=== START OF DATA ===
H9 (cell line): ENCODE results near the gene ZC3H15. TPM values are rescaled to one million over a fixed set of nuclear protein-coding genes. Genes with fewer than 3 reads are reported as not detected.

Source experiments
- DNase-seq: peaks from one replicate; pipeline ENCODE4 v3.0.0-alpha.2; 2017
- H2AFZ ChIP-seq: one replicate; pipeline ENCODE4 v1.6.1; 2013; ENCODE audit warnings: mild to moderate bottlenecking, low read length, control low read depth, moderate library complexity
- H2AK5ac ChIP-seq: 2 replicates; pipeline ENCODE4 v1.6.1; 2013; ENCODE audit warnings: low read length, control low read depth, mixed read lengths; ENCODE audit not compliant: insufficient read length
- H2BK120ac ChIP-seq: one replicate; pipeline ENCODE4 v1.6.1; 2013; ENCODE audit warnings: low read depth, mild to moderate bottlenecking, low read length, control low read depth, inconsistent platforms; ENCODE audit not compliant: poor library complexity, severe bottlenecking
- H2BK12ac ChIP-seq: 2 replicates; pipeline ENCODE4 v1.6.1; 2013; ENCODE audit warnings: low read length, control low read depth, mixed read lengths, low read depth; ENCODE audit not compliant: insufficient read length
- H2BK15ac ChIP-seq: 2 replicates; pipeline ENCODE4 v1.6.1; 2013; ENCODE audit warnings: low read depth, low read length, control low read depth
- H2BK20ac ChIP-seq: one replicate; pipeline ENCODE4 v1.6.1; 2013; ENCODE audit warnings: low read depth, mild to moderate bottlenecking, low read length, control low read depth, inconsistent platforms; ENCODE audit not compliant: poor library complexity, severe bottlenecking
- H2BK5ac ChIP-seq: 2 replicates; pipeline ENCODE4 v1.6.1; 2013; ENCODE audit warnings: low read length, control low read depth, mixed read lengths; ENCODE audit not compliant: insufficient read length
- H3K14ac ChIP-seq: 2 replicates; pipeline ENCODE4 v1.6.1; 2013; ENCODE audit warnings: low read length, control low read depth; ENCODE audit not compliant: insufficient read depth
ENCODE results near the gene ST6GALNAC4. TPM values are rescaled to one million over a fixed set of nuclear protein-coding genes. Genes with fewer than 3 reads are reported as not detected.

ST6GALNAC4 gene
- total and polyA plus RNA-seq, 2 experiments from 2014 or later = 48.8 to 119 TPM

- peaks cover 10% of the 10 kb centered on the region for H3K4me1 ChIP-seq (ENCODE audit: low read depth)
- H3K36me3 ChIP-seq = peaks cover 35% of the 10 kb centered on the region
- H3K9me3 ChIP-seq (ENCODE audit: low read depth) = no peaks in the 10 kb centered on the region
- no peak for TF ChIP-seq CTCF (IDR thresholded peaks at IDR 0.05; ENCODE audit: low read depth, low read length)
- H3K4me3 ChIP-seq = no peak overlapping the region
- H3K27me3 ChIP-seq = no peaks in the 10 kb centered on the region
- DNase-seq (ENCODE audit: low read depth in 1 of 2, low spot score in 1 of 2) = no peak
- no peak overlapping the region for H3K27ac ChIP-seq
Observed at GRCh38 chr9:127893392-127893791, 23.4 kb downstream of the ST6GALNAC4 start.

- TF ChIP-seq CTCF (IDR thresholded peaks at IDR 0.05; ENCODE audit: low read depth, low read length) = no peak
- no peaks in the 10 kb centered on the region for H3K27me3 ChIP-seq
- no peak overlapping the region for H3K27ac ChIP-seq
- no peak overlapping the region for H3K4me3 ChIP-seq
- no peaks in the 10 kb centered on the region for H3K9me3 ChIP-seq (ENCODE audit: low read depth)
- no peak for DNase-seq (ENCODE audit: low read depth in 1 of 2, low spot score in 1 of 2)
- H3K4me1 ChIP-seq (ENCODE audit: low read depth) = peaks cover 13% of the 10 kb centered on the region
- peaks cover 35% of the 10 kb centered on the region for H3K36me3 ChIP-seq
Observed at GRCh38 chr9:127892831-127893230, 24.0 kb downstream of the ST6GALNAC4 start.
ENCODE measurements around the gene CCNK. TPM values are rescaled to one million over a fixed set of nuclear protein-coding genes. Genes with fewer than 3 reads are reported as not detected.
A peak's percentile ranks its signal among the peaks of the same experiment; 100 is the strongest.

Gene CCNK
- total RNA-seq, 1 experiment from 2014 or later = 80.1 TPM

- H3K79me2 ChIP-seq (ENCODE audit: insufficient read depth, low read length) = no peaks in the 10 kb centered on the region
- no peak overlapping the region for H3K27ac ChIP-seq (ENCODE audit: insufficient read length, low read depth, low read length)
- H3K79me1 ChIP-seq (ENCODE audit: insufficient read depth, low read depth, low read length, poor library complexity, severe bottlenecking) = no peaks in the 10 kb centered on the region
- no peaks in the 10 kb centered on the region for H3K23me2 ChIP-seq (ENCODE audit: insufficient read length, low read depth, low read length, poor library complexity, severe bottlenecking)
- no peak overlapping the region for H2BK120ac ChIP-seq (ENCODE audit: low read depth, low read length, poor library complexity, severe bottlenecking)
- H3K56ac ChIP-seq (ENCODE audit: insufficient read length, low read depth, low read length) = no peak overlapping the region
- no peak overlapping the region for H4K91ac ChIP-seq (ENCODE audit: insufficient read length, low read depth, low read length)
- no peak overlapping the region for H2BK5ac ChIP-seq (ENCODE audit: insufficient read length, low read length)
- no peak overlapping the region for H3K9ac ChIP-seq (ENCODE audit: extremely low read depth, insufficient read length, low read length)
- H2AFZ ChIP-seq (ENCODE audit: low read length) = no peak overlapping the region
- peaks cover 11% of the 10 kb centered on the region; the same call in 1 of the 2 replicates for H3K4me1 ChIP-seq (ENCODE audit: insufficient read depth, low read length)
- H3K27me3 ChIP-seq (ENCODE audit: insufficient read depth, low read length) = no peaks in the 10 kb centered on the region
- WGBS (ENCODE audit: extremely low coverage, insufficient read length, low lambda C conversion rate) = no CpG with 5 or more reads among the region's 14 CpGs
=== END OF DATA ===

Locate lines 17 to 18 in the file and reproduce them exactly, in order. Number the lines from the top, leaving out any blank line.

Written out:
- H3K9me3 ChIP-seq (ENCODE audit: low read depth) = no peaks in the 10 kb centered on the region
- no peak for TF ChIP-seq CTCF (IDR thresholded peaks at IDR 0.05; ENCODE audit: low read depth, low read length)